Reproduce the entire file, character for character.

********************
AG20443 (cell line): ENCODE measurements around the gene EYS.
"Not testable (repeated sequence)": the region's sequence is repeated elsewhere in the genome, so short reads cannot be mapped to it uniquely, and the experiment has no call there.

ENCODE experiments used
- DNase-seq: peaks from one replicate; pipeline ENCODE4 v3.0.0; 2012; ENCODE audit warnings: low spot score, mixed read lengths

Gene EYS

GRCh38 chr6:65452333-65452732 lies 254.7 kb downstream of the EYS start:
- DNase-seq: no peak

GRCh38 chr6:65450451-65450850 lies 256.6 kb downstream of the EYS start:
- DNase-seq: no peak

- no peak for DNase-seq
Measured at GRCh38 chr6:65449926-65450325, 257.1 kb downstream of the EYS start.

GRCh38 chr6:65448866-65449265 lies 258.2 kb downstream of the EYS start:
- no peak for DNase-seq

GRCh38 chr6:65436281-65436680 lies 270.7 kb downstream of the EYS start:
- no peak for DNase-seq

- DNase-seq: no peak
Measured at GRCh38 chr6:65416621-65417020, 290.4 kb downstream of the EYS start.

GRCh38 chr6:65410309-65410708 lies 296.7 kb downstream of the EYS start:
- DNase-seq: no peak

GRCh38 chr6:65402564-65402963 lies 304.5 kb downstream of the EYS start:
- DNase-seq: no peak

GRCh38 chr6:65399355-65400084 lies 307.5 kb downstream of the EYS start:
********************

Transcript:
AG20443 (cell line): ENCODE measurements around the gene EYS.
"Not testable (repeated sequence)": the region's sequence is repeated elsewhere in the genome, so short reads cannot be mapped to it uniquely, and the experiment has no call there.

ENCODE experiments used
- DNase-seq: peaks from one replicate; pipeline ENCODE4 v3.0.0; 2012; ENCODE audit warnings: low spot score, mixed read lengths

Gene EYS

GRCh38 chr6:65452333-65452732 lies 254.7 kb downstream of the EYS start:
- DNase-seq: no peak

GRCh38 chr6:65450451-65450850 lies 256.6 kb downstream of the EYS start:
- DNase-seq: no peak

- no peak for DNase-seq
Measured at GRCh38 chr6:65449926-65450325, 257.1 kb downstream of the EYS start.

GRCh38 chr6:65448866-65449265 lies 258.2 kb downstream of the EYS start:
- no peak for DNase-seq

GRCh38 chr6:65436281-65436680 lies 270.7 kb downstream of the EYS start:
- no peak for DNase-seq

- DNase-seq: no peak
Measured at GRCh38 chr6:65416621-65417020, 290.4 kb downstream of the EYS start.

GRCh38 chr6:65410309-65410708 lies 296.7 kb downstream of the EYS start:
- DNase-seq: no peak

GRCh38 chr6:65402564-65402963 lies 304.5 kb downstream of the EYS start:
- DNase-seq: no peak

GRCh38 chr6:65399355-65400084 lies 307.5 kb downstream of the EYS start: